A deHavilland Mosquito T Mk III, which was restored and test-flown in New Zealand, flew for the first time in the U.S. last Friday in at Paine Field, in Everett, Washington. The Mosquito now is based at the Flying Heritage & Combat Armor Museum, where it received a fresh coat of paint on arrival, plus a full suite of 20mm cannon and .303 machine guns. The first flight lasted 18 minutes, but all went well, according to a report in Warbirds News. “It was an awesome day having the Mosquito and the Corsair flying together for the first time here at the museum,” said Cory Graff, military aviation curator at the museum. “The Mosquito is a great addition to our Hurricane and Spitfire.”The pilot for the first U.S. flight was Steve Hinton, well-known air racer and president of the Planes of Fame Air Museum.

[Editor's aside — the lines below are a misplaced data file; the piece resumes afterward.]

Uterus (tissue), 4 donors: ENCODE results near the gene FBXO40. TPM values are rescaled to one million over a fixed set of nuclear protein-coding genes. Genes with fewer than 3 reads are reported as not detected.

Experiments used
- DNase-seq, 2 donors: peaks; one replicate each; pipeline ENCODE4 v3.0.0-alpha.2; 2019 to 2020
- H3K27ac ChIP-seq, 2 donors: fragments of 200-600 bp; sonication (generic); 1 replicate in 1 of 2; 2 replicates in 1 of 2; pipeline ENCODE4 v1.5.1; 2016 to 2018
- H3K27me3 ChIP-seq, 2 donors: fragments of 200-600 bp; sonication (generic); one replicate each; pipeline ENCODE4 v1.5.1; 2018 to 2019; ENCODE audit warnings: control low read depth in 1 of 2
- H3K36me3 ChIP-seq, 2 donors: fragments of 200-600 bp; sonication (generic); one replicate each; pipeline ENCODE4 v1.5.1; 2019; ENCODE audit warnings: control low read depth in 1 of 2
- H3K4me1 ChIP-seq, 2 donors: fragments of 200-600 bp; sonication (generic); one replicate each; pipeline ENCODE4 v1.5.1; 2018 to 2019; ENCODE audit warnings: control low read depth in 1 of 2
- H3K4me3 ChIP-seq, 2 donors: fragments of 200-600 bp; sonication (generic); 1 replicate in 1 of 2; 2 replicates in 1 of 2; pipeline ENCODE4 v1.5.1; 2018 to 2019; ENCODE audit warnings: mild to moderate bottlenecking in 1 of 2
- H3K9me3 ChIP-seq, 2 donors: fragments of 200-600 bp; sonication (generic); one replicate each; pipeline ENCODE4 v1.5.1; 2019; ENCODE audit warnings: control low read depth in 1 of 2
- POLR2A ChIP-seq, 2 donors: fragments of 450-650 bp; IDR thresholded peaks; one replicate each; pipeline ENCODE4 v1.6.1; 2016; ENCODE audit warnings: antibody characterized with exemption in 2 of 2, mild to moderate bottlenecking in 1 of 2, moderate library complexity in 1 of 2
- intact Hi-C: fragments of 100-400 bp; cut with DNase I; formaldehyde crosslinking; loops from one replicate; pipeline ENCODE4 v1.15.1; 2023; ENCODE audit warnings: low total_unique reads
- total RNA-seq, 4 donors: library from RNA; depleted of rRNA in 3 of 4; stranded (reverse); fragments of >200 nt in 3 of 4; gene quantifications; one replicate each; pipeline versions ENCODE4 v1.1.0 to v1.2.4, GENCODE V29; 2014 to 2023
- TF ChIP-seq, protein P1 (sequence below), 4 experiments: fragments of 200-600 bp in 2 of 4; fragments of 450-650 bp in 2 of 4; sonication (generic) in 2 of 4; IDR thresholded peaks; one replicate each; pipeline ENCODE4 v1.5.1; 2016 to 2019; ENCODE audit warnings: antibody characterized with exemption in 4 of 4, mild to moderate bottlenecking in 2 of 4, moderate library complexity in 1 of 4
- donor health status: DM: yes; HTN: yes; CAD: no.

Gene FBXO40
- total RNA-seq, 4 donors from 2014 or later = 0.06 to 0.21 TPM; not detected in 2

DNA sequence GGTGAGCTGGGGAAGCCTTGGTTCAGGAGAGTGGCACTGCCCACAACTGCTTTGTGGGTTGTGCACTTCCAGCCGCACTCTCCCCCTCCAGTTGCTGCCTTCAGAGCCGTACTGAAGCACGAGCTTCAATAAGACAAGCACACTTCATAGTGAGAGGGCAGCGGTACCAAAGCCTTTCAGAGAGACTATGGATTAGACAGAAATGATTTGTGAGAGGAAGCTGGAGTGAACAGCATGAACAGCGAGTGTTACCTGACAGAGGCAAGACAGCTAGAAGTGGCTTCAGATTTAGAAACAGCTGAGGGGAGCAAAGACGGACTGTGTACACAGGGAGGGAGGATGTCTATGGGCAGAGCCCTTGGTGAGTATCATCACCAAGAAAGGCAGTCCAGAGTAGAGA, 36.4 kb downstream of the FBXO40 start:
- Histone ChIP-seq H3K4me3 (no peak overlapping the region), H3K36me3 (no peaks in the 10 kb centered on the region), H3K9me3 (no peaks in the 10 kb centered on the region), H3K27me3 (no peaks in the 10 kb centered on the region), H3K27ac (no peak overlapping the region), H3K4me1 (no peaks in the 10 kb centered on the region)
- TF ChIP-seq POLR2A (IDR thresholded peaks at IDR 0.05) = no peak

The Flying Heritage museum opened in 2008 as Paul Allen’s Flying Heritage Collection. It was rebranded with the new name in March. At the time, the museum said it would expand its offerings and build a third hangar, to create a total 80,000 square feet of exhibit space. Flying Heritagesays more than 40 artifacts are due to be introduced this year, turning it into the largest operational military vehicle and warbird collection on the West Coast. All of the aircraft are kept in flying condition.